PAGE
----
How has the pandemic impacted our children? What is better? What is worse? Occupational Therapist Robbie Levy wondered how to enrich the lives of the families she works with. At the NYC 2021 DIR Conference in March, she presented, “Enriching Sensory and Motor Experiences During COVID to Enhance Relationships and Strengthen Capacities” which gave me a different insight into the challenges brought about in the last year. She then went through each sensory system and gave wonderful suggestions for activities we can do at home. I’m delighted to present part 1 of this two-part podcast today!

Robbie is celebrating 40 years this summer being a pediatric O.T. She is the Executive Director and Founder of Dynamic Kids NY, a multi-disciplinary pediatric practice that provides Occupational, Physical, and Speech Therapy services to children from birth through teens. They also provide enrichment groups such as music, art, yoga, self-regulation and handwriting. Robbie is very sensory- and pediatric-oriented and also just started a new company with another O.T. and an interior designer called Sensarooms which is a sensory-informed interior design company.

Sensory Ingredients and Dynamic Responsivity

by Affect Autism

A Lack of Physical Activity and Sensory Experiences

From March to September 2020, Robbie’s center was closed for in-person services, but they held Zoom presentations, Zoom classes, and Zoom therapy Tele-Health. When they opened back up, they noticed that many of the kids have had very limited movement and sensory experiences at home during the lockdowns. Although some families continued to go outside and walk or do outdoor activities, many kids didn’t leave their house for weeks at a time and had limited exposure to physical play and sensory experiences. I shared that my son would fall into that category because once the world shut down his father taught him how to play video games and he spent the next many months sitting for hours on end at that TV screen!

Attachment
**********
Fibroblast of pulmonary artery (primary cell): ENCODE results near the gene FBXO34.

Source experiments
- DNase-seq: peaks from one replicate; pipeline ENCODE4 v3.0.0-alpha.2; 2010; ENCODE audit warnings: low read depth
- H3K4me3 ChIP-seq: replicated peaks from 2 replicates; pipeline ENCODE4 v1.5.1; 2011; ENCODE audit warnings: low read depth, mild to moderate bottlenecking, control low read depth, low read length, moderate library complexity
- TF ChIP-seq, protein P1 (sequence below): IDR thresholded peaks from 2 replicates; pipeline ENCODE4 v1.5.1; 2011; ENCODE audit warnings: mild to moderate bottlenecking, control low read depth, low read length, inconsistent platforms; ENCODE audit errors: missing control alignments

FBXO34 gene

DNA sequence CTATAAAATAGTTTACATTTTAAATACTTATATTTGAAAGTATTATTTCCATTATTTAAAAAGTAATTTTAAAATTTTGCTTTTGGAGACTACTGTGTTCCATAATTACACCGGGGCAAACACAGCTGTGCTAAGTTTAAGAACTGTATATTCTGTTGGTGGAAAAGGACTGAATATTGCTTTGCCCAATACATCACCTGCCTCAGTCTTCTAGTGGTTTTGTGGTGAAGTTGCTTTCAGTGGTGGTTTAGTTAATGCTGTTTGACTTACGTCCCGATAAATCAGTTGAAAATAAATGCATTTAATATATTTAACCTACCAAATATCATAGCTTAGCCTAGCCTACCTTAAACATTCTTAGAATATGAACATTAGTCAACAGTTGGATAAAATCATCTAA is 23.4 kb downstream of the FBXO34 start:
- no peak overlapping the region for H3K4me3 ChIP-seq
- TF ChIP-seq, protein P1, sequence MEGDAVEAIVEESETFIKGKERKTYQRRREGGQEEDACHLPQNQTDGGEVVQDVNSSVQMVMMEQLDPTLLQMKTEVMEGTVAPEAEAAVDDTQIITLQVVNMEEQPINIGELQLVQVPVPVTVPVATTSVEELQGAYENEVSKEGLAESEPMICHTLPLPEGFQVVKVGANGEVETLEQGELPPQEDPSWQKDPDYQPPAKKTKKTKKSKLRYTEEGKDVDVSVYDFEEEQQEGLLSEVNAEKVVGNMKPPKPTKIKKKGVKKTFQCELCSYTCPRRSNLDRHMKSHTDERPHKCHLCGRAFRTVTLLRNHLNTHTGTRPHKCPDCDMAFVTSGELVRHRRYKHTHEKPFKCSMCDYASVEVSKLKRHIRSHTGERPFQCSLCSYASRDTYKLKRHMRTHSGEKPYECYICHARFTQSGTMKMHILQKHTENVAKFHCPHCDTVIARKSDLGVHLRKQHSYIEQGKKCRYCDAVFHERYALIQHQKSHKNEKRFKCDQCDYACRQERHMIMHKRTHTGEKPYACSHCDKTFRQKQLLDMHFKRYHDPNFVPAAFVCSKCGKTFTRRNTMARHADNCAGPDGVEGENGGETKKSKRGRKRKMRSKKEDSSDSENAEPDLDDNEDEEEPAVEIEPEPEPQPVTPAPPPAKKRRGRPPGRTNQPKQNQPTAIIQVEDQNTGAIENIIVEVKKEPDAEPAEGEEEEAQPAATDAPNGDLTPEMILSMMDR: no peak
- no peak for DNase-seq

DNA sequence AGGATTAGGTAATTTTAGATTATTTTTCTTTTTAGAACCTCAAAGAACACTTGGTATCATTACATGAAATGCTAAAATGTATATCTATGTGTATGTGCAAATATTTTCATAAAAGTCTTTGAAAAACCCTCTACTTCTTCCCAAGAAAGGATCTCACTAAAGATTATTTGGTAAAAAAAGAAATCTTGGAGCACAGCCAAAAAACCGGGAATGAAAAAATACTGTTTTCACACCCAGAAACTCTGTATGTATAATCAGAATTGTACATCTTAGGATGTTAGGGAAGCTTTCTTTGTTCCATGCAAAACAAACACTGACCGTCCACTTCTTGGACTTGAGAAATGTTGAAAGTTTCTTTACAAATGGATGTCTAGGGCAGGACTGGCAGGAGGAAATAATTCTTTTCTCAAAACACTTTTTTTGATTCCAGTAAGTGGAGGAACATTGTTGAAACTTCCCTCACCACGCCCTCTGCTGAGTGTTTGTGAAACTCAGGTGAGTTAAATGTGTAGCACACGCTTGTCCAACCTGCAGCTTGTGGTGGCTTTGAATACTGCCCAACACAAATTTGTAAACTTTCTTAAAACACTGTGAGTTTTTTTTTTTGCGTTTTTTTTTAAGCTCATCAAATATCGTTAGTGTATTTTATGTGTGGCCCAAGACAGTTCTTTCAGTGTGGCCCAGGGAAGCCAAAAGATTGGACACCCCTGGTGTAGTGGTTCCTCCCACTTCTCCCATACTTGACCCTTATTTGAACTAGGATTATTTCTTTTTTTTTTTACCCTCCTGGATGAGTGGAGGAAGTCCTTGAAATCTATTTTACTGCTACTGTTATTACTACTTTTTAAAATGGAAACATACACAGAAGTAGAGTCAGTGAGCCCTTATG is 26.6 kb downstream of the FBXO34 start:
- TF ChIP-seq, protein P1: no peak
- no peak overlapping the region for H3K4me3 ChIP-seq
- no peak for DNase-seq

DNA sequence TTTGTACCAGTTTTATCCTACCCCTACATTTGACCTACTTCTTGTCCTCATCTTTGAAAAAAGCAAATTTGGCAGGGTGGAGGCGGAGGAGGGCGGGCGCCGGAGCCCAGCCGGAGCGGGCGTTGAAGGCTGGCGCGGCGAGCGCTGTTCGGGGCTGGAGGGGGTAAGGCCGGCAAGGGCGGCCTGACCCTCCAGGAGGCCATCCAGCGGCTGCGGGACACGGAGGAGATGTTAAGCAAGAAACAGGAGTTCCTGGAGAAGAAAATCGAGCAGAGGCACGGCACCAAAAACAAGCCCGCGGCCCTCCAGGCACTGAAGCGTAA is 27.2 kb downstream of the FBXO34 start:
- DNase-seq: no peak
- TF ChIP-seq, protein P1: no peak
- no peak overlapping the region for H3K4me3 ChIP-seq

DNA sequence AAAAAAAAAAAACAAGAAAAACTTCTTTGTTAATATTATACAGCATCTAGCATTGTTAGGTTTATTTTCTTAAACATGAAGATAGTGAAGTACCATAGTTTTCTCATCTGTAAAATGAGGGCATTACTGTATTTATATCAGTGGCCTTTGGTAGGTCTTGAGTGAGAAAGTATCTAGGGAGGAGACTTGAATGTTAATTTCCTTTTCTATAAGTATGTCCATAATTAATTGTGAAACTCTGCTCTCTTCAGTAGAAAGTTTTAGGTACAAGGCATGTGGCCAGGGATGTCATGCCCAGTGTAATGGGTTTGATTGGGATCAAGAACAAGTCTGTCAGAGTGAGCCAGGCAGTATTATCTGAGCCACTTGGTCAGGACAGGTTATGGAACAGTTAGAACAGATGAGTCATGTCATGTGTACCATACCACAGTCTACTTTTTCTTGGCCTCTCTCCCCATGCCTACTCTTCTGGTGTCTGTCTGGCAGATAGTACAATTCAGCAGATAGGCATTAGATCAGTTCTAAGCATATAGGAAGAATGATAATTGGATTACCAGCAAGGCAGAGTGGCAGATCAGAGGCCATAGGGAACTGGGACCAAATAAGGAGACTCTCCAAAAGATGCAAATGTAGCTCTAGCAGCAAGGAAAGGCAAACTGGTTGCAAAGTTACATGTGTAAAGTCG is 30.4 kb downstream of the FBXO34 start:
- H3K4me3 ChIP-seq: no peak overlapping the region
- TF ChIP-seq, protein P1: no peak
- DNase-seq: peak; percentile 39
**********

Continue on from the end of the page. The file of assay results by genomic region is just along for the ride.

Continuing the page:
Meeting Families Where They are At

One thing Robbie says she’s taken from her years of experience is how to meet families where they are at in terms of their activity level and preferences. Some families are really into sports, some are into nature, and others are just not. Some are musical and others are not. It’s important to take not just the child’s preferences, but the family’s into account, she continues when assigning ‘homework’ or activities. There are some basic tenets, though, she offers, that we can take away from this pandemic with regard to physical play.  

Following the Lead

Robbie suggests that physical activity doesn’t need to be going outside to play soccer. It can be as simple as just changing your position or moving from place to place. Take video games, for instance, she says. You can play standing up, laying down, on your side, or on your knees to change up your body position. It’s not as easy, but it challenges the body into different motor positions and strengthening different parts. She says that we may not come out of the pandemic stronger than before, but we don’t want them to come out weaker.